The Vinyl Say 007: Soul-Message

In every collection there are records that get played all the time, many of them for years, decades even. Then there are those that, while no less treasured, somehow fall by the wayside to lie in wait, ripe for rediscovery. This occasional series chronicles some of those nuggets as they resurface from my own back pages. So, put the needle on the record, put the needle on the record, put the needle on the record and it sounds like this…

Various Artists – Soul-Message (Warner Bros Musik Für Alle, 1969)

If memory serves, this Germany-only compilation was a charity shop find. I’ve dated it to 1969 purely on the strength of the inscription ‘Marjut Laine – 69’ on the back of the sleeve; although I suppose it could be some kind of Cold War code…?!

The tracks are culled from Warner’s frequently overlooked Loma imprint and flit back and forth across the border between driving R&B and proto-funk.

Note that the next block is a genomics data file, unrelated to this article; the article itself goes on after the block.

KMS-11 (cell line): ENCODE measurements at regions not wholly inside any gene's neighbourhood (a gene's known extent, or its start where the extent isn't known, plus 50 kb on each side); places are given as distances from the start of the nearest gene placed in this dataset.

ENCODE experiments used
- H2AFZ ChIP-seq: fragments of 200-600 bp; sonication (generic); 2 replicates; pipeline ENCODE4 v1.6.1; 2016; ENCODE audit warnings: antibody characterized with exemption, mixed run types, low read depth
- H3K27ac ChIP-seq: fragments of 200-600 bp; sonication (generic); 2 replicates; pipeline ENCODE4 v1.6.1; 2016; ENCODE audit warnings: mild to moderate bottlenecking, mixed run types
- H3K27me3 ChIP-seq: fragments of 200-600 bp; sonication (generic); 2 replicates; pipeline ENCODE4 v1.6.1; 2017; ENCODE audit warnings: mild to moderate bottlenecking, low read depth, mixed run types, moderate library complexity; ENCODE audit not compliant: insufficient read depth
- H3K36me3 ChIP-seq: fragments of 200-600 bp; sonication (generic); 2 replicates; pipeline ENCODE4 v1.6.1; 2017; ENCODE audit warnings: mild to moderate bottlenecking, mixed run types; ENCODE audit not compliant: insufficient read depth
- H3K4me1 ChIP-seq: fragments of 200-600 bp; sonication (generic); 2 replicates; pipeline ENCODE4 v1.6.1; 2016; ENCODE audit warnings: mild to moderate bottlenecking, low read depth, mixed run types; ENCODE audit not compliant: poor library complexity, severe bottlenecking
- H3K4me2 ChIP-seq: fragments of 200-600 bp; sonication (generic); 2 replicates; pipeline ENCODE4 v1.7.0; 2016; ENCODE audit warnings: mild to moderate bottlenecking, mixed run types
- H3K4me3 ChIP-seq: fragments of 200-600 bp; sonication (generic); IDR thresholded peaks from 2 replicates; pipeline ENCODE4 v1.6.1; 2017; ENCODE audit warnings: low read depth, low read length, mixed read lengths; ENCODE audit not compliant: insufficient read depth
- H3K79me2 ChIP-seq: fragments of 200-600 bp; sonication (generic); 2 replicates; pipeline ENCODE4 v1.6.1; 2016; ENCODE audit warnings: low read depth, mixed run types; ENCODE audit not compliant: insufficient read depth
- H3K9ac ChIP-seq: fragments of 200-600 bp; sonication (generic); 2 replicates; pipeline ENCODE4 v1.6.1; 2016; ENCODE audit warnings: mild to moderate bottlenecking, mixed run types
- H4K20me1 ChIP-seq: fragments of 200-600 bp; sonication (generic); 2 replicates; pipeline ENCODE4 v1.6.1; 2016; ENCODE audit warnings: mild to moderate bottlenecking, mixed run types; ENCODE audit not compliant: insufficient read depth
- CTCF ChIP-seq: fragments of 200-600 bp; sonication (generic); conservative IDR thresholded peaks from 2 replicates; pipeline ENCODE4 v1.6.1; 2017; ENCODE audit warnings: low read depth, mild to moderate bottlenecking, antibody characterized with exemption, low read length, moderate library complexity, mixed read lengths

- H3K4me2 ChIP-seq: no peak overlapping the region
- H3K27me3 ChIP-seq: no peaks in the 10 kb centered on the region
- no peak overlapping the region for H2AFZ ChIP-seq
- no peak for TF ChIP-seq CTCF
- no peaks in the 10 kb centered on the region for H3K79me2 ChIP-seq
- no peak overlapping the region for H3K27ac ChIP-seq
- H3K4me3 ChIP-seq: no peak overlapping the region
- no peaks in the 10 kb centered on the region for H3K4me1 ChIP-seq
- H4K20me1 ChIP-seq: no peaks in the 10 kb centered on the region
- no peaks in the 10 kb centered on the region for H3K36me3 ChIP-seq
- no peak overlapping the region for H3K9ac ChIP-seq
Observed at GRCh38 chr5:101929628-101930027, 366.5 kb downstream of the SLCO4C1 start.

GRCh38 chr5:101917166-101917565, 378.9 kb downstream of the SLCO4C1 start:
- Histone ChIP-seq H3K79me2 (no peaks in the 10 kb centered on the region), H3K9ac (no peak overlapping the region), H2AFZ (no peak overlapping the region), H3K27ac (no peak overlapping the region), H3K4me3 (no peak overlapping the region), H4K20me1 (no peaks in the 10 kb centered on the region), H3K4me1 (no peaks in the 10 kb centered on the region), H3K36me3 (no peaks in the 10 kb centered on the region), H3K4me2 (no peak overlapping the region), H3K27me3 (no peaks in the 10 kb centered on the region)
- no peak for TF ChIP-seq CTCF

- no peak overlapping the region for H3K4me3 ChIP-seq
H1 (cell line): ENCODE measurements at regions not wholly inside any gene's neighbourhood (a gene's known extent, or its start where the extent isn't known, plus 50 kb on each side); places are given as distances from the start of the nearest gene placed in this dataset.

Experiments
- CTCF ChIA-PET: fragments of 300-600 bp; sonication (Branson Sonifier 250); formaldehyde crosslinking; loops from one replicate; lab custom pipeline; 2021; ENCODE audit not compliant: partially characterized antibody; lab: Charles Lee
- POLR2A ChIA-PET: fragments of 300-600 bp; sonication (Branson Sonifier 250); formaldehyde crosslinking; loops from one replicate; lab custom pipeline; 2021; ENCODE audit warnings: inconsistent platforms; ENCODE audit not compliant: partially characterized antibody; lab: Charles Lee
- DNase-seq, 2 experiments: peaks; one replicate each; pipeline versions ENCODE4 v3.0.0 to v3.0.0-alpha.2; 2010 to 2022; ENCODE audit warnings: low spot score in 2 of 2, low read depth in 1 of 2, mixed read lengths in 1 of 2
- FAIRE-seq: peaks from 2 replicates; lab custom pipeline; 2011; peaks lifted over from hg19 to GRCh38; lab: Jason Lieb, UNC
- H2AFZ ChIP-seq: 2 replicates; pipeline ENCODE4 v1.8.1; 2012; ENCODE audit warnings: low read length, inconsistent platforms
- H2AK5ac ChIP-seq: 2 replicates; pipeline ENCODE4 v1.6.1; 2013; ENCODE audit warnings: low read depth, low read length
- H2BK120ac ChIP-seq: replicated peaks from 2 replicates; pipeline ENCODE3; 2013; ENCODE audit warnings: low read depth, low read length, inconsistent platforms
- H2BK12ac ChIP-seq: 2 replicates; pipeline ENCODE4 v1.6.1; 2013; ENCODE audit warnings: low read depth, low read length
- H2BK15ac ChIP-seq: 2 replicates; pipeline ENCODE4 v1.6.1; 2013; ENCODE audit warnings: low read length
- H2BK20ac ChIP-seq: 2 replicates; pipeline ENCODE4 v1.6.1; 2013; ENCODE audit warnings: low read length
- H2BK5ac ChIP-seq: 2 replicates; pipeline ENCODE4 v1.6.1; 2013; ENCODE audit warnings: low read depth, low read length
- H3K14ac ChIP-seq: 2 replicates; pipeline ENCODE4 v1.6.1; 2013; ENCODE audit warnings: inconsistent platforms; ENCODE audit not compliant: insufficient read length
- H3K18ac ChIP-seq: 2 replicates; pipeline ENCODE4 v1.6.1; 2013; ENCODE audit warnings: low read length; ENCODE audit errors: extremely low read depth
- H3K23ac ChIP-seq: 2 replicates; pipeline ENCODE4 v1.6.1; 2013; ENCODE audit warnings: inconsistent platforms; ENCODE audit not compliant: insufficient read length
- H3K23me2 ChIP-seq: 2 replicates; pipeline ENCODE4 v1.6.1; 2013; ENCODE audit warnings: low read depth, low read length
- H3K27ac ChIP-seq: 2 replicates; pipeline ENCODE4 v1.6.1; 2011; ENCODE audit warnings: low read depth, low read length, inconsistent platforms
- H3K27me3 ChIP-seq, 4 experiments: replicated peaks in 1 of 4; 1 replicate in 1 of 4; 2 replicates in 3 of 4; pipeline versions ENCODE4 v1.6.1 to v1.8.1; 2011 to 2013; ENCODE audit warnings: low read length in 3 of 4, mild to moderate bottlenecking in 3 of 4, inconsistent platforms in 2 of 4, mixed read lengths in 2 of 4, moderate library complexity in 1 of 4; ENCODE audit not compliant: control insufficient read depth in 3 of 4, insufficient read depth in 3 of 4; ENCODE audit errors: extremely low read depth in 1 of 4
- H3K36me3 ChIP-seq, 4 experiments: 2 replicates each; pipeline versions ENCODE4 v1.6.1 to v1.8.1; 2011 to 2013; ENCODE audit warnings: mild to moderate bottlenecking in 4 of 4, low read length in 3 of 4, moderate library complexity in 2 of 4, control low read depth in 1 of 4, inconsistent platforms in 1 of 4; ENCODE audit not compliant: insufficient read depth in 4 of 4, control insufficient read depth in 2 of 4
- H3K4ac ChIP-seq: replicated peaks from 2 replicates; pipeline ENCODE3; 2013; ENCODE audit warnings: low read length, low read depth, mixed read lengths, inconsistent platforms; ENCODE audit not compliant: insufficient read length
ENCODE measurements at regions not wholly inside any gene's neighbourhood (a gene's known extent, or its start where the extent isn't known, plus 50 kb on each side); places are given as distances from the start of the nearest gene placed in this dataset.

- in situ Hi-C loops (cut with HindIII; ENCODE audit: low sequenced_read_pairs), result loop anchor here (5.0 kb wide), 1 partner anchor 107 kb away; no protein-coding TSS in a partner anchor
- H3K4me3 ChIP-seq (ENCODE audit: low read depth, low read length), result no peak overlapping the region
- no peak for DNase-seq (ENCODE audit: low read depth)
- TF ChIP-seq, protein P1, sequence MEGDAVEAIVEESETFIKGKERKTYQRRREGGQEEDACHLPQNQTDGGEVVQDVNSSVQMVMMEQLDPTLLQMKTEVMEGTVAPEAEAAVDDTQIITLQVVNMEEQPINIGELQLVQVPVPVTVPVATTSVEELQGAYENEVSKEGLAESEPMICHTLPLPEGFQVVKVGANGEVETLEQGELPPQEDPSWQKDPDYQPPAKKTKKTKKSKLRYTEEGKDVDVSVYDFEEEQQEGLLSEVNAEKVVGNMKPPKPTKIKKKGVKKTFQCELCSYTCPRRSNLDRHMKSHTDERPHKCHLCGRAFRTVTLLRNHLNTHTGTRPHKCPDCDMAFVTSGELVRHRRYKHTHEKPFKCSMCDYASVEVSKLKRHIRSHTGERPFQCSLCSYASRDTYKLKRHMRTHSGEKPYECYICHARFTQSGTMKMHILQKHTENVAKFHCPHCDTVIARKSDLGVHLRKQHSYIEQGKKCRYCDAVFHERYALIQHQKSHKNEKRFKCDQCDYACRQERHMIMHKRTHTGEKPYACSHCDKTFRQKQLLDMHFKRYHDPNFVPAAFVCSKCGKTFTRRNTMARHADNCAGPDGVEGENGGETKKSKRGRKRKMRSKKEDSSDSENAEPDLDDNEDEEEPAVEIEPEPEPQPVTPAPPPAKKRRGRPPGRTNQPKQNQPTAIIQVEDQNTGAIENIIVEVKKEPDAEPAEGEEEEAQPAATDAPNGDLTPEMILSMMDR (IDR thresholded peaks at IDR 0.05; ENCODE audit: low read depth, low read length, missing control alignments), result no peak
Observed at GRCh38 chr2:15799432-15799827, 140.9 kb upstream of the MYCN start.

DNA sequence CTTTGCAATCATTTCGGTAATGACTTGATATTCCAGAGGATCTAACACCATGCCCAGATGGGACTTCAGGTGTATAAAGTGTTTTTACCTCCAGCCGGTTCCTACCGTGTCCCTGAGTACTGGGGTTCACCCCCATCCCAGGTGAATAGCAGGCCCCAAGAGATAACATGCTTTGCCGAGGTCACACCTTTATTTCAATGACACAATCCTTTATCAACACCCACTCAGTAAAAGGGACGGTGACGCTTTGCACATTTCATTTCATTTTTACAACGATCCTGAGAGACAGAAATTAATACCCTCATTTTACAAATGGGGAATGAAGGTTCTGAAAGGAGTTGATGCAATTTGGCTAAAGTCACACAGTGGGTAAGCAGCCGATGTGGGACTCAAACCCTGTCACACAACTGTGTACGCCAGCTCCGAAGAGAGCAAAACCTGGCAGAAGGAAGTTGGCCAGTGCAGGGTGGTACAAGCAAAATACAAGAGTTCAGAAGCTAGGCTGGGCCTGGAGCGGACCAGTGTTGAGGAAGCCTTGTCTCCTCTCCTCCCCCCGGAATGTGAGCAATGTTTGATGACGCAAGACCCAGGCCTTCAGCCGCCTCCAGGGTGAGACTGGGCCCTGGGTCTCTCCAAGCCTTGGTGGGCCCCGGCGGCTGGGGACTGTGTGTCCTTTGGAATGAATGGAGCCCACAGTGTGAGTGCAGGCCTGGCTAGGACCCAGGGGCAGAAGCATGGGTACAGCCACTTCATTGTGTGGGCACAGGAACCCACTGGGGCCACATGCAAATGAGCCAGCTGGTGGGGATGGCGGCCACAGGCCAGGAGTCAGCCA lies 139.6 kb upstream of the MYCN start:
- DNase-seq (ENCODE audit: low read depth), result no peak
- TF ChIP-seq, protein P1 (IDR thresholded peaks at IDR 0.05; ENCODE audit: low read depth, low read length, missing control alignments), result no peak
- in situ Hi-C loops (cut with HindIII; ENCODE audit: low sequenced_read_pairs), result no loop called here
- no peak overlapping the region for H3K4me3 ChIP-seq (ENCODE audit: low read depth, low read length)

I picked it up having recognised Lorraine Ellison’s restrained smoker Try (Just A Little Bit Harder) – how Ms Ellison isn’t more widely revered is beyond me – and the name of JJ Jackson (But It’s Alright is a class mid-60s strut and the perfect preparation for the Northern stomper Come See Me (I’m Your Man) included here).

Further inspection reveals some genuine nuggets in the shape of The Mighty Hammond, a funk master with a fondness for filigree who hit big with the anti-war anthem Hymn No 5 and should have done better with the great big beats of Somebody in the World For You we find here.

Elsewhere, Bobby Reed’s snappy dancer I Wanna Love You So Bad is a trademark Van McCoy production with a brassy Motown zip, Lonnie Youngblood’s African Twist (Part 1) will tie you up in knots with its primal grunts and grooves that were almost certainly continued on Part 2, Ben Aiken’s lost Northern gem Satisfied and Roy Redmond’s extraordinary version of The Beatles’ Good Day Sunshine deservedly endorsed by Paul McCartney.

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